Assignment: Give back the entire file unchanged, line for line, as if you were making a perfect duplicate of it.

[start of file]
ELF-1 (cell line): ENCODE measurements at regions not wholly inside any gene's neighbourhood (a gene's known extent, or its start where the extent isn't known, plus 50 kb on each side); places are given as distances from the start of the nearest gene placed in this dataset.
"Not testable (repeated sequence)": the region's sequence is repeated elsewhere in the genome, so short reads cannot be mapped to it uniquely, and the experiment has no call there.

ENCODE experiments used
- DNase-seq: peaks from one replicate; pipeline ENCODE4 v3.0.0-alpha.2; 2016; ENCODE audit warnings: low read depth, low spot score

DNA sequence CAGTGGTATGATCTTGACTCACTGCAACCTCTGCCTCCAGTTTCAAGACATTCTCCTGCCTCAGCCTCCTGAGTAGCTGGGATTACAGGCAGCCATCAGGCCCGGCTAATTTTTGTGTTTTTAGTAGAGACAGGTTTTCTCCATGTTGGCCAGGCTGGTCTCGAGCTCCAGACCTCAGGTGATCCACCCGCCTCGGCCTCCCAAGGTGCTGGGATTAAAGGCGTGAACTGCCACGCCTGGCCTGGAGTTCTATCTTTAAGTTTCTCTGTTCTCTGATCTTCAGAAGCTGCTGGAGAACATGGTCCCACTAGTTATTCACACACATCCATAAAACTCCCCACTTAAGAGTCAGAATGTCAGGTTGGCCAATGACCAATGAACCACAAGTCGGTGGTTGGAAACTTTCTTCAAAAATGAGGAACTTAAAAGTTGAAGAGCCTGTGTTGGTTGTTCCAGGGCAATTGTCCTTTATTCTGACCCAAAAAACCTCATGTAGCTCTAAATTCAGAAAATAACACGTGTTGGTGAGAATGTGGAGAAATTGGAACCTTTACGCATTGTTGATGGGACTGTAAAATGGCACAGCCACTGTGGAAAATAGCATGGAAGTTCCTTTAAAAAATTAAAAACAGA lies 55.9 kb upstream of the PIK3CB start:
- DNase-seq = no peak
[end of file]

ELF-1 (cell line): ENCODE measurements at regions not wholly inside any gene's neighbourhood (a gene's known extent, or its start where the extent isn't known, plus 50 kb on each side); places are given as distances from the start of the nearest gene placed in this dataset.
"Not testable (repeated sequence)": the region's sequence is repeated elsewhere in the genome, so short reads cannot be mapped to it uniquely, and the experiment has no call there.

ENCODE experiments used
- DNase-seq: peaks from one replicate; pipeline ENCODE4 v3.0.0-alpha.2; 2016; ENCODE audit warnings: low read depth, low spot score

DNA sequence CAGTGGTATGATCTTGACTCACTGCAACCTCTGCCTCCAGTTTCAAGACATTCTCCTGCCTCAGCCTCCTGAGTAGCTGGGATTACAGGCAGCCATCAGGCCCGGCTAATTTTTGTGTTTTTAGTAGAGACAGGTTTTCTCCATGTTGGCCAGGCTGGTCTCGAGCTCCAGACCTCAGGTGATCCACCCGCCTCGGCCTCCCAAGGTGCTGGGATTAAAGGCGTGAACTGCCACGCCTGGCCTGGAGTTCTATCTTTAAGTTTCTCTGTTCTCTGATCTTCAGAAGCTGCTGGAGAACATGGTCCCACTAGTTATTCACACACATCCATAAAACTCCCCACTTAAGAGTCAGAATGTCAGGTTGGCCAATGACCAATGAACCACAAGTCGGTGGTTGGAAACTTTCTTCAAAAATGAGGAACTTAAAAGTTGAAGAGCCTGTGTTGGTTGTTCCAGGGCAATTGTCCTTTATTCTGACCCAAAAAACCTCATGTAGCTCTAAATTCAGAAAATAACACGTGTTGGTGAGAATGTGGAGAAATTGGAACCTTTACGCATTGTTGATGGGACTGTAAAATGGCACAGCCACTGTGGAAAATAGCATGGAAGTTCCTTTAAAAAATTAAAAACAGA lies 55.9 kb upstream of the PIK3CB start:
- DNase-seq = no peak